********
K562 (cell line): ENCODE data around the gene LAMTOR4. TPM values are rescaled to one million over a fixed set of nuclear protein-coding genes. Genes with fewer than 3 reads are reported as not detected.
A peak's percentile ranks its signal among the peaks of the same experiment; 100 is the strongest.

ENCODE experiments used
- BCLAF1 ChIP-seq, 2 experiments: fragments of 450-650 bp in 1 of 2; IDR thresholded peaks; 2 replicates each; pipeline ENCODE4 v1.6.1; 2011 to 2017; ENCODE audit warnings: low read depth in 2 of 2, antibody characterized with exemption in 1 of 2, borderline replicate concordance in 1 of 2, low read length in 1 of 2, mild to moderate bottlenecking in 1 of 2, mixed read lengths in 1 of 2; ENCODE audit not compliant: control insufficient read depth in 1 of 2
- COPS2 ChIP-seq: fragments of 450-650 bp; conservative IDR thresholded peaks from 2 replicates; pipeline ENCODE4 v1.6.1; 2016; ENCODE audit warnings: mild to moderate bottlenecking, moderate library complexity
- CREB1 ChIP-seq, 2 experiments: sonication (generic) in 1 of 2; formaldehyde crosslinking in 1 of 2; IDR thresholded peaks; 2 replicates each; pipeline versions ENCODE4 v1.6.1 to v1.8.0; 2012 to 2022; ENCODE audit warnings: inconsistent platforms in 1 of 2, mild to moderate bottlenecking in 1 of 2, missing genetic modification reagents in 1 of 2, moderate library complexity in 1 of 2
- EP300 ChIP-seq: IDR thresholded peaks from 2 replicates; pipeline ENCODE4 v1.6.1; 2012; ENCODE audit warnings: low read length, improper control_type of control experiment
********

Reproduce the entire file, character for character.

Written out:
K562 (cell line): ENCODE data around the gene LAMTOR4. TPM values are rescaled to one million over a fixed set of nuclear protein-coding genes. Genes with fewer than 3 reads are reported as not detected.
A peak's percentile ranks its signal among the peaks of the same experiment; 100 is the strongest.

ENCODE experiments used
- BCLAF1 ChIP-seq, 2 experiments: fragments of 450-650 bp in 1 of 2; IDR thresholded peaks; 2 replicates each; pipeline ENCODE4 v1.6.1; 2011 to 2017; ENCODE audit warnings: low read depth in 2 of 2, antibody characterized with exemption in 1 of 2, borderline replicate concordance in 1 of 2, low read length in 1 of 2, mild to moderate bottlenecking in 1 of 2, mixed read lengths in 1 of 2; ENCODE audit not compliant: control insufficient read depth in 1 of 2
- COPS2 ChIP-seq: fragments of 450-650 bp; conservative IDR thresholded peaks from 2 replicates; pipeline ENCODE4 v1.6.1; 2016; ENCODE audit warnings: mild to moderate bottlenecking, moderate library complexity
- CREB1 ChIP-seq, 2 experiments: sonication (generic) in 1 of 2; formaldehyde crosslinking in 1 of 2; IDR thresholded peaks; 2 replicates each; pipeline versions ENCODE4 v1.6.1 to v1.8.0; 2012 to 2022; ENCODE audit warnings: inconsistent platforms in 1 of 2, mild to moderate bottlenecking in 1 of 2, missing genetic modification reagents in 1 of 2, moderate library complexity in 1 of 2
- EP300 ChIP-seq: IDR thresholded peaks from 2 replicates; pipeline ENCODE4 v1.6.1; 2012; ENCODE audit warnings: low read length, improper control_type of control experiment